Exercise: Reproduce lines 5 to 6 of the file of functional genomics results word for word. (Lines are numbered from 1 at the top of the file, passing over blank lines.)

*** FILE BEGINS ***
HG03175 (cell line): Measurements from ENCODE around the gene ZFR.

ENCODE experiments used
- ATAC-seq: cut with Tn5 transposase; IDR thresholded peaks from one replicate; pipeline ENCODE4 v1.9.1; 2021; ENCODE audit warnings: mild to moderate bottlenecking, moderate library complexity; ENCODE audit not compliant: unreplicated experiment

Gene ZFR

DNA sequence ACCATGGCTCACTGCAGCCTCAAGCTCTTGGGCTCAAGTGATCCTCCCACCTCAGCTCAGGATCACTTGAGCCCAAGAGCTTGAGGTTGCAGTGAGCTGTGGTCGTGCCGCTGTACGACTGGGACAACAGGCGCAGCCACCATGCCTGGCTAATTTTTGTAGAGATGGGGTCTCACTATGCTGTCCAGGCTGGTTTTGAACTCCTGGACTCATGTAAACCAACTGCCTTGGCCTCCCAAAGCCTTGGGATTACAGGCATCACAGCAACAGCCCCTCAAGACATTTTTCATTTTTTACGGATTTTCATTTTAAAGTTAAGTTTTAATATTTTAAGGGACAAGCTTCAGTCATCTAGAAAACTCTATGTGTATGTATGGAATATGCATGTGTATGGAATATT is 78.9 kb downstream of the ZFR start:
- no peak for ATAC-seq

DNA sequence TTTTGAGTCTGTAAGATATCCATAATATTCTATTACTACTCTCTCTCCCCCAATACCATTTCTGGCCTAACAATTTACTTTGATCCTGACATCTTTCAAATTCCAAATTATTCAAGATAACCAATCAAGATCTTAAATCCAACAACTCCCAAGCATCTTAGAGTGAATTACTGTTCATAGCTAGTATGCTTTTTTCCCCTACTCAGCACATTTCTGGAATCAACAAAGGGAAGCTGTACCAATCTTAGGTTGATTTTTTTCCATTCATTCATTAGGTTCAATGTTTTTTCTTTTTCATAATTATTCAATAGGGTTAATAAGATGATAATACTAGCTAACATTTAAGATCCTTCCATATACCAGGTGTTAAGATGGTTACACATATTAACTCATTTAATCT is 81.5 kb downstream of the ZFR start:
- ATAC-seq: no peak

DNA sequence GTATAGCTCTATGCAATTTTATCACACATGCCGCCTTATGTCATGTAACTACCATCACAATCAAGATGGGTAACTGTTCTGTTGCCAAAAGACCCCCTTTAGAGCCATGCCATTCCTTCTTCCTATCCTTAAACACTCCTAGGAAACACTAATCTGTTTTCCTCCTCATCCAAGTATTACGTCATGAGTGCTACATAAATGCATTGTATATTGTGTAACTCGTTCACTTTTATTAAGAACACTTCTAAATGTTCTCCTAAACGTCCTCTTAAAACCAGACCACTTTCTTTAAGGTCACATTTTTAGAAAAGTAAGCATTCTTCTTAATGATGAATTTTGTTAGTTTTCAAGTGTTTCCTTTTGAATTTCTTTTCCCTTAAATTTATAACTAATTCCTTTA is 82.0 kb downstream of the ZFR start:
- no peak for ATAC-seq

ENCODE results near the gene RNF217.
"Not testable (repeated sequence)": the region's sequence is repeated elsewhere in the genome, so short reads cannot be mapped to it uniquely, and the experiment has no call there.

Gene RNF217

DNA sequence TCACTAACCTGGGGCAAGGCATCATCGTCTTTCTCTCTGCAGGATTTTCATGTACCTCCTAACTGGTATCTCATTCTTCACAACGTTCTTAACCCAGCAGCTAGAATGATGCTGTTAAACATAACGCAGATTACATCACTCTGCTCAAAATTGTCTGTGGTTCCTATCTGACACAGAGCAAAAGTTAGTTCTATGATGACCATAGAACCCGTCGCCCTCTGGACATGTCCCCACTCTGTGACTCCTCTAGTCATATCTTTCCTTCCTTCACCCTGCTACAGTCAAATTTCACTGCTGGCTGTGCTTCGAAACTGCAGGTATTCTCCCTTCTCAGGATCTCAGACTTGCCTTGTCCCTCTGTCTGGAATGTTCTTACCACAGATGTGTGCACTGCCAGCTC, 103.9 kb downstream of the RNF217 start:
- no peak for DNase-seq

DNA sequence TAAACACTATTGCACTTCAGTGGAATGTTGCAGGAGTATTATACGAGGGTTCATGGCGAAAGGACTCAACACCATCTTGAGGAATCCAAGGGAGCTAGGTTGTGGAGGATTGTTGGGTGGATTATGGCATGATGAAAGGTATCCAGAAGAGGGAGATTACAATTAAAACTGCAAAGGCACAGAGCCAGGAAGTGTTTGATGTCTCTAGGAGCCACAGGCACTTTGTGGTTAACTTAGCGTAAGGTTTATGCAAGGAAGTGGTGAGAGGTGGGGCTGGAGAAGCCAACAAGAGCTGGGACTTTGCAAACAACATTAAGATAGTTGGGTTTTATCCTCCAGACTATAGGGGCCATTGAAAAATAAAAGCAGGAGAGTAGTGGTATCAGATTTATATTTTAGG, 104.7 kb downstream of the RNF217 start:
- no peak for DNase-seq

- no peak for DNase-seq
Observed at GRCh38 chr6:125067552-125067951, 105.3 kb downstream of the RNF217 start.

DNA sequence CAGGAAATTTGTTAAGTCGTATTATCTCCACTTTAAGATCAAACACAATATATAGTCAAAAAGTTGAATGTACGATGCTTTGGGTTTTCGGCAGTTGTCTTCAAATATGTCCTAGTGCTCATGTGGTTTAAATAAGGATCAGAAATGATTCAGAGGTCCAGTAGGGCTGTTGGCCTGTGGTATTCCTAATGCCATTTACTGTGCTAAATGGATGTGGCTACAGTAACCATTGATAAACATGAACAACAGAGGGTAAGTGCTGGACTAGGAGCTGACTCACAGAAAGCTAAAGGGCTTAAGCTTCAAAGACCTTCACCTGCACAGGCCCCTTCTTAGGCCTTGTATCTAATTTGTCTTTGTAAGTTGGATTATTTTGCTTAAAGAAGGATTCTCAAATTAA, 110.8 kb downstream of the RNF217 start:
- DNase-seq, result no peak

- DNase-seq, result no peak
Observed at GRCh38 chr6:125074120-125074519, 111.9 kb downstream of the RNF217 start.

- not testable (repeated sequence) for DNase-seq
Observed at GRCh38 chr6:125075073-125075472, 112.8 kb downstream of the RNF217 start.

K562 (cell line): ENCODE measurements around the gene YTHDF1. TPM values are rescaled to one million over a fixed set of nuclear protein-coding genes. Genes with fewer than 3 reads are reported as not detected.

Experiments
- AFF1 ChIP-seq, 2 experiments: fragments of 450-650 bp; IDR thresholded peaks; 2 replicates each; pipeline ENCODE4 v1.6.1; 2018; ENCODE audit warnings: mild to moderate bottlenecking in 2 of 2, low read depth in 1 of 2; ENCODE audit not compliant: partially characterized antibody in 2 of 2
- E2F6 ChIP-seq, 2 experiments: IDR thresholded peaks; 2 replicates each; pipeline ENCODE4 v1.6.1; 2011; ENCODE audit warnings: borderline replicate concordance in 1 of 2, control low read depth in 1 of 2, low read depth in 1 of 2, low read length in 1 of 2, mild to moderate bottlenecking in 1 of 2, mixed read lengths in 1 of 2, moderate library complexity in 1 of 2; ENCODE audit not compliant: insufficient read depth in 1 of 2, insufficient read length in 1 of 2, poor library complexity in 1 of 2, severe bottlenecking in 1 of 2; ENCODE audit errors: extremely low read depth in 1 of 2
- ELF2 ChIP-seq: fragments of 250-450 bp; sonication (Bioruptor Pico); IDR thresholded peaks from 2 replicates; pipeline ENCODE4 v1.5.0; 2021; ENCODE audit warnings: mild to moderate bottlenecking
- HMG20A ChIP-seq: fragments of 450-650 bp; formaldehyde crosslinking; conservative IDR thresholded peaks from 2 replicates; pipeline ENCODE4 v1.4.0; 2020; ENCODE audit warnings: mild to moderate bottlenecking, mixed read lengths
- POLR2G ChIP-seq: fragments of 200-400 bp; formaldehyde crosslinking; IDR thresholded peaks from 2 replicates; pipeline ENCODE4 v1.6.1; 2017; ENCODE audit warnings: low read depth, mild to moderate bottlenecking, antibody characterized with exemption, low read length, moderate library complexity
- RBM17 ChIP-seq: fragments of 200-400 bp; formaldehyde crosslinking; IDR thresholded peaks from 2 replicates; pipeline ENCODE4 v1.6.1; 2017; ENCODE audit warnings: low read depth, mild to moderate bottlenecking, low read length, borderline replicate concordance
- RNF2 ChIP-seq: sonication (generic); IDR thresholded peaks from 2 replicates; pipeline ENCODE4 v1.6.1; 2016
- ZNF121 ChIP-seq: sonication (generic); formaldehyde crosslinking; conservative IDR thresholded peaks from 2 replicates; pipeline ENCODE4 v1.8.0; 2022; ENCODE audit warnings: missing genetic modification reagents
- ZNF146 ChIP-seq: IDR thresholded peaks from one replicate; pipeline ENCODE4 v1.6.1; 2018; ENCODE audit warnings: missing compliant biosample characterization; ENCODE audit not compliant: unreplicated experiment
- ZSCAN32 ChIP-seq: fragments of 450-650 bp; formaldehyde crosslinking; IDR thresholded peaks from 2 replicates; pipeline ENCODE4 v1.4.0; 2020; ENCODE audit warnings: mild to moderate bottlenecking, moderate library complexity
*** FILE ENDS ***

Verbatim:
DNA sequence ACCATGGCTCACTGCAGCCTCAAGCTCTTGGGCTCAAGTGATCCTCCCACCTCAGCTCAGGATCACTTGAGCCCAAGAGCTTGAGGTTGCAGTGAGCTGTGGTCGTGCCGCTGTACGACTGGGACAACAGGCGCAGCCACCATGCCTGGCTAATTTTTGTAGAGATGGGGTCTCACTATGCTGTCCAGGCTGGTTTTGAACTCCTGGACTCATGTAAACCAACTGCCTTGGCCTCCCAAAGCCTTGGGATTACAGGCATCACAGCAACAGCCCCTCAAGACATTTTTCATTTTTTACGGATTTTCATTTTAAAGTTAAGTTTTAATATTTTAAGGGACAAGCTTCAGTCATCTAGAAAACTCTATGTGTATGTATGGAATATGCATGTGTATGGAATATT is 78.9 kb downstream of the ZFR start:
- no peak for ATAC-seq